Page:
Once again, the members of the Sherwood congregation rose to the occasion. Hundreds of volunteers of every age cooked meals, carted equipment, learned how to apply makeup and set up lighting, appeared as actors and worked late into the night as extras in crowd scenes. Although never asked to do so from the pulpit or elsewhere, many members donated money that helped pay for moviemaking equipment and other costs of production.
Wendy McLeod was the “prayer coordinator.” Steve Dapper used his engineering background to help with set construction. Vicki Parr cooked regularly for the cast and crew. Sheila McBride doesn’t even know what her title was, but after working with the sets, she now notices when things are out of place in movies.
The Kendrick brothers’ wives also pitched in. Christina and Jill Kendrick contributed ideas, watched the two men rehearse scenes in their kitchens and jumped in wherever needed.
“Our wives were awesome. It was definitely a sacrifice for them,” Stephen says. “They would keep people’s kids all day who were working on the film and we’d come home at 2 a.m. after shooting a long crowd scene and they would have cooked us a meal. They just continually loved on us.”
People outside of the church’s congregation also helped. University of Georgia head football coach Mark Richt, who once said his three favorite movies were Braveheart, Gladiator and Flywheel, did a cameo in Facing the Giants—for free. A professional cinematographer and a crew of four cameramen were hired to host a movie-making boot camp for church volunteers and to help with filming. They were the only paid workers in the entire production.
Some participants felt the effects of their work after the filming was completed. Jason McLeod, 21, says playing the football team captain in Facing the Giants turned his life around. “God started showing me that I was basically playing myself in the movie,” says McLeod, who worked at the church as a summer youth minister before returning to college at Georgia Southern University. “I realized I was being halfhearted in certain areas of my life. God revealed Himself to me in such a big way that summer.”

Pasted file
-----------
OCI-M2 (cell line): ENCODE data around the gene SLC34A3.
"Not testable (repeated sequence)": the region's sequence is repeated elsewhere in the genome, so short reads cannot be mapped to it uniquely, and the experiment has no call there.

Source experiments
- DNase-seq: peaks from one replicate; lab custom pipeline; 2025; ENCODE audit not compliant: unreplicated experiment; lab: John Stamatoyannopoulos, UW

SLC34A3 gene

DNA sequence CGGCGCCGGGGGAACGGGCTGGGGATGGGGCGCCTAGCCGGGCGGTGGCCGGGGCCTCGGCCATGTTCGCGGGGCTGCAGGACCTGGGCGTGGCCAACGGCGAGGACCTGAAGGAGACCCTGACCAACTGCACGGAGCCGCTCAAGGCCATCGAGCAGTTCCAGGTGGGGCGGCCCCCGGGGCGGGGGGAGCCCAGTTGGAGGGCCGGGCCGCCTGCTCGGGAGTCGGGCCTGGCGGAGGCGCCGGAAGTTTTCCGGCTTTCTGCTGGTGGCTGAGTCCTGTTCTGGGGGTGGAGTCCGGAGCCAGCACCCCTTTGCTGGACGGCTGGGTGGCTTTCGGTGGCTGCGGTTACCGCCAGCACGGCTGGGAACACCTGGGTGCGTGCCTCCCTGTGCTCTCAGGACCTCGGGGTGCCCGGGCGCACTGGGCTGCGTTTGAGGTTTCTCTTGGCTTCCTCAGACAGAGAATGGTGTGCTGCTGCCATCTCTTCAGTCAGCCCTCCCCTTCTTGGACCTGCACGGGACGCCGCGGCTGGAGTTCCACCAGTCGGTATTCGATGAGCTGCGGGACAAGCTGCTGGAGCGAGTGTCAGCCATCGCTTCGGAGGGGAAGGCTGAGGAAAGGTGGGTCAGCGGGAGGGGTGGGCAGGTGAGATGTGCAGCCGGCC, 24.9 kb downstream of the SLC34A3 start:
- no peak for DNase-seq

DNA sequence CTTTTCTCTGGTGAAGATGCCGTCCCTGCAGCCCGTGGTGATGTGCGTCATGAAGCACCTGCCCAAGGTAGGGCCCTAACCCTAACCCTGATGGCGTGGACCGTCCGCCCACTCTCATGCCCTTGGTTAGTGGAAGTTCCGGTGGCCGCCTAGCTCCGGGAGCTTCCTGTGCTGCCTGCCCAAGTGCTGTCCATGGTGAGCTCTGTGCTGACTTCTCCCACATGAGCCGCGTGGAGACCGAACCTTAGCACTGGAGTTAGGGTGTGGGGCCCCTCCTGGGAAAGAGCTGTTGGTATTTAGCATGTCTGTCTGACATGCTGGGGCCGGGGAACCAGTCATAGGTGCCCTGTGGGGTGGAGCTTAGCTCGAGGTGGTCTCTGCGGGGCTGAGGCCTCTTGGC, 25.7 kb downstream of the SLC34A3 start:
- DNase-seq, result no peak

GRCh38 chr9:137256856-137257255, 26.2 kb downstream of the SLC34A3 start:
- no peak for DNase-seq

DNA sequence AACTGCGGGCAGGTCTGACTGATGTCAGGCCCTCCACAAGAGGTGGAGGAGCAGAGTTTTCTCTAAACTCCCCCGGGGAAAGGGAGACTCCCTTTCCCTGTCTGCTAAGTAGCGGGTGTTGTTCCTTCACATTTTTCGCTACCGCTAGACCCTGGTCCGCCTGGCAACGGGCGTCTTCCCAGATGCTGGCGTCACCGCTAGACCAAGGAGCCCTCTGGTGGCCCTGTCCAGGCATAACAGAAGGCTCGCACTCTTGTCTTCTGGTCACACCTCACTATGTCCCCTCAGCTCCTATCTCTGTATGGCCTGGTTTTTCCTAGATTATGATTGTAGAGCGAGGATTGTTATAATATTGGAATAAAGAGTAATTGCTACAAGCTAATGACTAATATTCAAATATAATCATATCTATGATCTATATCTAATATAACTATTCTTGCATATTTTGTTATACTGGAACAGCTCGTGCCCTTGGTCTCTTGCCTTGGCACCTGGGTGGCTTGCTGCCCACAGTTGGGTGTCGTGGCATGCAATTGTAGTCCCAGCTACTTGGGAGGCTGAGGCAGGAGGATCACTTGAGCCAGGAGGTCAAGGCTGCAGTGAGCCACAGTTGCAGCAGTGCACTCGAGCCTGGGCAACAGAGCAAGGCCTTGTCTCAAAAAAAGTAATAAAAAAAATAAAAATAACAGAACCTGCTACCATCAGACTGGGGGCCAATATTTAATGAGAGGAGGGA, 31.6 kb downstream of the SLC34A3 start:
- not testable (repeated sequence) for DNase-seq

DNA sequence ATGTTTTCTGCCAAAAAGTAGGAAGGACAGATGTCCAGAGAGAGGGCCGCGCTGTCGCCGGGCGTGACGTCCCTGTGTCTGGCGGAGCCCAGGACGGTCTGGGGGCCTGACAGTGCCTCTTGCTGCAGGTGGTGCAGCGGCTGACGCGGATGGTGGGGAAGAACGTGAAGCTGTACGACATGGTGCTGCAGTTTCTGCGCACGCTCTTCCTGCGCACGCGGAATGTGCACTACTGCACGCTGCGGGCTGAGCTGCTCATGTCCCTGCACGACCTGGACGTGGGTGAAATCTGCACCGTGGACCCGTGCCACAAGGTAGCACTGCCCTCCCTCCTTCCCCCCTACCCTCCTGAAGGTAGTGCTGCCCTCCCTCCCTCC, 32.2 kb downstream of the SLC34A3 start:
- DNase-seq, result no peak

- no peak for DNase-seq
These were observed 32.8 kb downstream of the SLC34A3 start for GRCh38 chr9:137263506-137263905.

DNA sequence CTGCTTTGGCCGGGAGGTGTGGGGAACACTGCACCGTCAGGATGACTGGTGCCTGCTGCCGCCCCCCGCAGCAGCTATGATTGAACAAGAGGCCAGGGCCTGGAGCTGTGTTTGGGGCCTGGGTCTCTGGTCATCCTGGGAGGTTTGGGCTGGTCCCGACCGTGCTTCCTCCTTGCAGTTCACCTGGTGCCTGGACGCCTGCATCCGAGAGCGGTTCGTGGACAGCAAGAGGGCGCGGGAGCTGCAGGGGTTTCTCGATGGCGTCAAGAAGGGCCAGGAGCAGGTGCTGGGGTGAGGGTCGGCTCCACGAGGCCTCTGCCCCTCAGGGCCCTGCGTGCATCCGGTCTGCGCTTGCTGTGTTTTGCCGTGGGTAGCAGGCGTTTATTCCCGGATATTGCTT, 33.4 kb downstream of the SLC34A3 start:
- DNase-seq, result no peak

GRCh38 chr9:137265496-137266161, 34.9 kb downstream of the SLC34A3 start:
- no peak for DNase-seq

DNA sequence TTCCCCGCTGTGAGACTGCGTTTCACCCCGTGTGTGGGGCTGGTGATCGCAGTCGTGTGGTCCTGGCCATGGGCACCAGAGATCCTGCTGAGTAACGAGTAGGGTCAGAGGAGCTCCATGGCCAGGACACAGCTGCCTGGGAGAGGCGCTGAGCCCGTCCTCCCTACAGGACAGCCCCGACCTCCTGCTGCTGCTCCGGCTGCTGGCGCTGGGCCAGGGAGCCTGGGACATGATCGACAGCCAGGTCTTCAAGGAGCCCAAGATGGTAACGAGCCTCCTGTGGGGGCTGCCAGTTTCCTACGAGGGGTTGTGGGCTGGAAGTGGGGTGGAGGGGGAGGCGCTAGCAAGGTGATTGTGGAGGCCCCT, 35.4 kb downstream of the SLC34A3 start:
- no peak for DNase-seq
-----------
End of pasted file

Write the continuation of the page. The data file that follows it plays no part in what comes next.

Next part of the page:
After the success of Flywheel, producers decided that Facing the Giants needed an official premiere. But the film’s opening last summer in Albany was designed to honor the volunteers, not the movie’s “stars.”
“On our red carpet, the actors lined up outside the ropes and cheered the church members as they walked up,” Kendrick recalls. “We treated them like stars, because it would not have happened without them.”
Filmmaking on faith
After Giants completed its 10-week run in 441 theaters across the country, it reached an even larger audience on DVD. In January, Catt and his wife were visiting the Smoky Mountains in eastern Tennessee. “We went into a Wal-Mart and I saw a display for Facing the Giants,” he says with a smile. “I turned to my wife and said, ‘Terri, we’re in Wal-Mart!’ It was so weird to stand in a Wal-Mart and think, ‘This is something from our church.’”
Stephen Kendrick attributes the success of Facing the Giants to its message. “Everybody needs hope. Everybody faces giants. Everybody needs to be encouraged in their spiritual journey,” he says.
Sherwood Baptist’s third movie, Fireproof, is in the works, with filming scheduled later in the year. The film is scheduled for release in 2008.
What do the Kendrick brothers—used to working with the bare essentials, at least in Hollywood terms—want for their next excursion into filmmaking?
“Two cameras!” Stephen says immediately.
“Chips and salsa,” Alex adds with a laugh.
Catt says that until God closes the door, Sherwood Baptist will continue making movies that convey a message of faith to the world.
“He’s blessed it,” Catt says. “We feel He’s called us to make movies. We are going to try to be faithful to that.”